ED2013 Comedy ED2013 Interviews ED2013 Week3 Edition

Matt Okine: Toasting an Edinburgh newcomer

By | Published on Tuesday 20 August 2013

Matt Okine

Having been declared Best Newcomer at the Melbourne International Comedy Festival last year, Matt Okine has brought the show that won him the prize – ‘Being Black & Chicken & S#%t’ – to the Fringe this month. We threw some questions in Matt’s general direction to find out more…

CC: So, ‘Being Black N Chicken N Shit’ – other than being black and chicken and shit, obviously, what’s the show about?
MO: It’s about family, and struggle, and money, and moral dilemmas, and plane crashes, and racism, and toast. Actually, it’s mainly about toast.

CC: You’ve had loads of success with the show back in Australia, and in London last year, what motivated you to bring it to the Edinburgh Fringe?
MO: The Edinburgh Fringe is like the Olympics of comedy. I feel like I’ve done the training. Australia is like the Commonwealth Games. London is like the World Championships. I won gold at both. It’s time to take this bad boy to the world stage. I promised myself I would only ever get a tattoo if I competed in an Olympic games, but seeing as this is like the Olympics of comedy, maybe it’s time I get Arthur’s Seat tattooed onto my face.

CC: Has the show changed since you first performed it in 2011?
MO: The show has changed SO much. When I first performed it in 2011, it was a crying mess of a baby, not even aware that it had pooped itself all over the place. Now, it is a young adult, ready to have a ‘gap year’ in the UK where it will no doubt “find itself” by working at a backpackers hostel and drinking every second night. What I’m trying to say is – this show is in the prime of its life.

CC: How do Edinburgh audiences compare to those back home?
MO: The Edinburgh audiences have been great! It’s so awesome to see so many people willing to take a risk on a comedian they’ve never heard of before. People warned me that there would be lots of drunk people in my crowds, but so far, I’ve only had one group of really drunk guys, and they’d been drinking since 10am, so they were past the ‘shouty’ stage of drunk, and were planted firmly in the ‘just trying to sit still and not vomit’ stage.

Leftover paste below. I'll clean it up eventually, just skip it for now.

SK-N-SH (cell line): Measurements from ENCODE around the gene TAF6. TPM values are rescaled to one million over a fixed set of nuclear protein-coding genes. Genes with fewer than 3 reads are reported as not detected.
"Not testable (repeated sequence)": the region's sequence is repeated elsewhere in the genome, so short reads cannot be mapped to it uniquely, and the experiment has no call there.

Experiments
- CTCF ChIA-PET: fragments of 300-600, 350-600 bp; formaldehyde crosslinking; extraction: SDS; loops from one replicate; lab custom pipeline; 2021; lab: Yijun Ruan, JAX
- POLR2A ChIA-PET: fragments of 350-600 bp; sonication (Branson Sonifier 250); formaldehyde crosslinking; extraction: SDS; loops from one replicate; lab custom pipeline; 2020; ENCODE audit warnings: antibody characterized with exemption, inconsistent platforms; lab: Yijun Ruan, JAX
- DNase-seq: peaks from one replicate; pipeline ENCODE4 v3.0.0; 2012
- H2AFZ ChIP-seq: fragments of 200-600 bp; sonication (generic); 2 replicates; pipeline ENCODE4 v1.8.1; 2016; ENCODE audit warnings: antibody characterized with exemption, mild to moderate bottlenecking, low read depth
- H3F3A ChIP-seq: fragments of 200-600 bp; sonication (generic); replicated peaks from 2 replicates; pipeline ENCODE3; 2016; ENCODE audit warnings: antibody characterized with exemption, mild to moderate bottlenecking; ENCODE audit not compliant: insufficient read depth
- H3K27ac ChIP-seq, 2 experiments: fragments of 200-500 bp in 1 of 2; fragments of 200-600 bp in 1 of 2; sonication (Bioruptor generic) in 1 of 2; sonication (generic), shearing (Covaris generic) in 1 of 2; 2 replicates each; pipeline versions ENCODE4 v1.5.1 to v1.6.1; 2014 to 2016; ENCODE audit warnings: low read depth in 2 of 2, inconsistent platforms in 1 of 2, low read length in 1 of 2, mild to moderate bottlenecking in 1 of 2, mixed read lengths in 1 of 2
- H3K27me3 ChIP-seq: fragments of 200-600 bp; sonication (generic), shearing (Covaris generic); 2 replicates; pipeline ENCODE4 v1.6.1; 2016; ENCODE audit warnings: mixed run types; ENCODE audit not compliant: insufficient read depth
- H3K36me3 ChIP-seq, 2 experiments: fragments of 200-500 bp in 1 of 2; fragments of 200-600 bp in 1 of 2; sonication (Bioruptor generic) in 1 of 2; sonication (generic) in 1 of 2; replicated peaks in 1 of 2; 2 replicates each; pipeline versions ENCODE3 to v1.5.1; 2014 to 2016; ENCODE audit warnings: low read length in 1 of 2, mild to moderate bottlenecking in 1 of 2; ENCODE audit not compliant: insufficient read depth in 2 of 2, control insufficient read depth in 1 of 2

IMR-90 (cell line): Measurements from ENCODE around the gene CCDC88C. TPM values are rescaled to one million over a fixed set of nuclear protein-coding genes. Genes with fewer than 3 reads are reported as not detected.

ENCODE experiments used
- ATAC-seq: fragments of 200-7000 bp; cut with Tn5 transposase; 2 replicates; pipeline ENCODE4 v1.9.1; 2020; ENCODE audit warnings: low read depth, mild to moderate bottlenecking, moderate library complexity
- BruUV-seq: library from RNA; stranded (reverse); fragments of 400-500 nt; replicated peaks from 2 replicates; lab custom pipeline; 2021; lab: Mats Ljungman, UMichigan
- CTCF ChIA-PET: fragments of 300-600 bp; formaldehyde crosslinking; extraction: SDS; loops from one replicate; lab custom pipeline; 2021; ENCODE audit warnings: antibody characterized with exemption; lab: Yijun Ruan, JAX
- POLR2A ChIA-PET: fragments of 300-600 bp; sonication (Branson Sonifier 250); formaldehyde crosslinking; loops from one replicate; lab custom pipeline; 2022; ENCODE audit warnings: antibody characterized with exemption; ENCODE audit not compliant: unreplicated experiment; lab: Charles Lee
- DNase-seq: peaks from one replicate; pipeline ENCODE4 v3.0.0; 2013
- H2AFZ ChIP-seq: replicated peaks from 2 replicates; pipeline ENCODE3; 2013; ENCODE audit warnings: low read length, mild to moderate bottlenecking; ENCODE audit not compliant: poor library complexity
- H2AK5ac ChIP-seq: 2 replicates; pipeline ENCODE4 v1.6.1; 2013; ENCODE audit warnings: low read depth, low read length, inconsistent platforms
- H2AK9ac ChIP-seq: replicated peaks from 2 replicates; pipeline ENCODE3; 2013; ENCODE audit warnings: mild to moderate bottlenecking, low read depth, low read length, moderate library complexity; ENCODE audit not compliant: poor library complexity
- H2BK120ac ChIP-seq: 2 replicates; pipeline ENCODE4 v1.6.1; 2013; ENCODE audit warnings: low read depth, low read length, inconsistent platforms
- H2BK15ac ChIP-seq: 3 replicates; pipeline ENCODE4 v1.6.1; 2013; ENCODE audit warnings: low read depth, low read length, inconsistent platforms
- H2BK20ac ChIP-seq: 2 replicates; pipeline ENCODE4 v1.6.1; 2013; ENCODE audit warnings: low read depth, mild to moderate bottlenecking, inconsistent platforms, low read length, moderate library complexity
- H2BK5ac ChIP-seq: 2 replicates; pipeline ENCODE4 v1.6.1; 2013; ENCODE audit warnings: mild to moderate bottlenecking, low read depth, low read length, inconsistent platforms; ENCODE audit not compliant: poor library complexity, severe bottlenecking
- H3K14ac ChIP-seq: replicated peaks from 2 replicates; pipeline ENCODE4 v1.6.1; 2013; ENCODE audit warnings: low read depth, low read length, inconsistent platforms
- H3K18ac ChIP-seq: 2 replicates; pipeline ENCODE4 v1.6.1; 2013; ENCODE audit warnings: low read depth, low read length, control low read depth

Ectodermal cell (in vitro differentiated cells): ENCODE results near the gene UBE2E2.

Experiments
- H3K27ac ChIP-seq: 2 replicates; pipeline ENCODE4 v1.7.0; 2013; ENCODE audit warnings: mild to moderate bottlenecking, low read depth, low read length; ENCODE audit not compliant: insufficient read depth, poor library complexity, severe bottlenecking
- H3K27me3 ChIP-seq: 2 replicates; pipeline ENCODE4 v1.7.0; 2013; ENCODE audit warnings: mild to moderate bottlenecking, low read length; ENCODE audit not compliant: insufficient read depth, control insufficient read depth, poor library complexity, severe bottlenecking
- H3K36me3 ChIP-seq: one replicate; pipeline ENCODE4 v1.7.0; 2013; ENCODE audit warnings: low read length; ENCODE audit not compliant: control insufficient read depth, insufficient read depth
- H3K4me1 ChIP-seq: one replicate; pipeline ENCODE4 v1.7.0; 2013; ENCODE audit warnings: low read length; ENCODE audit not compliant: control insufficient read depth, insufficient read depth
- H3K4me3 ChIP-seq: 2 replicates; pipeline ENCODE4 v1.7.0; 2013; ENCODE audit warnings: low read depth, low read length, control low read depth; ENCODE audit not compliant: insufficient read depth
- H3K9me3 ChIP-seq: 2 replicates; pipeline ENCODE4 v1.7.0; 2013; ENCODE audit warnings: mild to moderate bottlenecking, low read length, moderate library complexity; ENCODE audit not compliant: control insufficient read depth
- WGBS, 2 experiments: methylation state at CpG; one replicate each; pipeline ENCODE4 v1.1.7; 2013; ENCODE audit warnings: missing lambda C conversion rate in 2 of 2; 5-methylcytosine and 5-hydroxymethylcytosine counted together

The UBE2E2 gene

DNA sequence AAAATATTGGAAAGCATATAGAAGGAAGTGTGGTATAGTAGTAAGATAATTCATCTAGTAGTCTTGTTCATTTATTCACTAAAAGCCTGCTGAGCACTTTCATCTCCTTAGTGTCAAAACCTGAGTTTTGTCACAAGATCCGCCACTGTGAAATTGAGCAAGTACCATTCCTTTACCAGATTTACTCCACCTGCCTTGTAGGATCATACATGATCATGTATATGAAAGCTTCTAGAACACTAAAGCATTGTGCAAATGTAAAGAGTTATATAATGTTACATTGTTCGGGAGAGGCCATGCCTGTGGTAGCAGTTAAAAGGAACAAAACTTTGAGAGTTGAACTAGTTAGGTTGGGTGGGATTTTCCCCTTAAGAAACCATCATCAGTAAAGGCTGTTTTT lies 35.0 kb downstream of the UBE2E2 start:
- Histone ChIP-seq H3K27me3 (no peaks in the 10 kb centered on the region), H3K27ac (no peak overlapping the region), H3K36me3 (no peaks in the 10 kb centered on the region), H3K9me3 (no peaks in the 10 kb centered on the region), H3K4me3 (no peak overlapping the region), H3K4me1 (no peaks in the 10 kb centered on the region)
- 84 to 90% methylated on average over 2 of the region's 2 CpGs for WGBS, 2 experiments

CC: How does the Edinburgh Fringe compare to the many other comedy festivals you’ve performed at?
MO: As I say, this is the crème de la crème of comedy festivals. The highest level. The finest fruit. There is no time for fluffing about. Though one thing I really love about the Edinburgh Fringe is that it’s not just comedy. At any stage, if I’m sick of jokes, I can go and watch an amateur magic show, and sometimes end up laughing just as much.

CC: For a lot of comedians, once you’ve done Edinburgh once, it becomes part of your year, providing an annual deadline to write a new show. Do you think you’ll become a regular at the Festival?
MO: I hope so. I’d like to think that lots of the people who have seen me this year will come back to my shows in future years, and continue the support. Also, I won’t stop coming back here until I’ve been to every single pub in this town, which should only take me about 400 years to get through.

CC: You also perform in ManChoir. What’s that? Could you see ManChoir doing the Fringe once year?
MO: I would freaking love to see ManChoir at the Edinburgh Fringe! Especially if we could make a special limited-edition ManChoir kilt to match our singlets. I think Edinburgh is the perfect place for a group of hairy men singing old rock classics. Maybe we can do a special guest-appearance at the Tattoo?

CC: You were also involved in a thing called ‘The Future Machine’, what’s that about?
MO: That’s a webseries I co-created a couple of years ago. Basically, my friend and I wanted to film a show about two guys sitting in their lounge room, and before we knew it, we’d made a cool little sci-fi series with time machines, and bear suits, and music videos, and all-round general bufoonery.

CC: You act as well as doing the comedy. Do you see the acting and comedy as equal parts of what you do, or is the acting a sideline?
MO: I don’t consider anything I do as a ‘sideline’. Everything I do is on the field. And a lot of my comedy is performance-based, so I try to focus on all the disciplines equally. That said – it’s a lot easier to put on my own comedy show than it is to make my own TV show to act in.

CC: As we reach the end of the Festival, other than your own, are there any shows here that you think we must see while we can?
MO: You absolutely HAVE to see Ronny Chieng. He’s one of my favourite people to watch. I’ve genuinely seen his show at Underbelly Cowgate ten times, and I still enjoy it. Rhys Nicholson at Gilded Balloon Teviot is also great for a late night in-your-face hour of laughs, and Hedluv And Passman, also at Gilded Balloon, are my pick for a school night party vibe.

Matt Okine performed at Underbelly Bristo Square at Edinburgh Festival 2013.

LINKS: www.mattokine.com

Photo: Natalia Equihua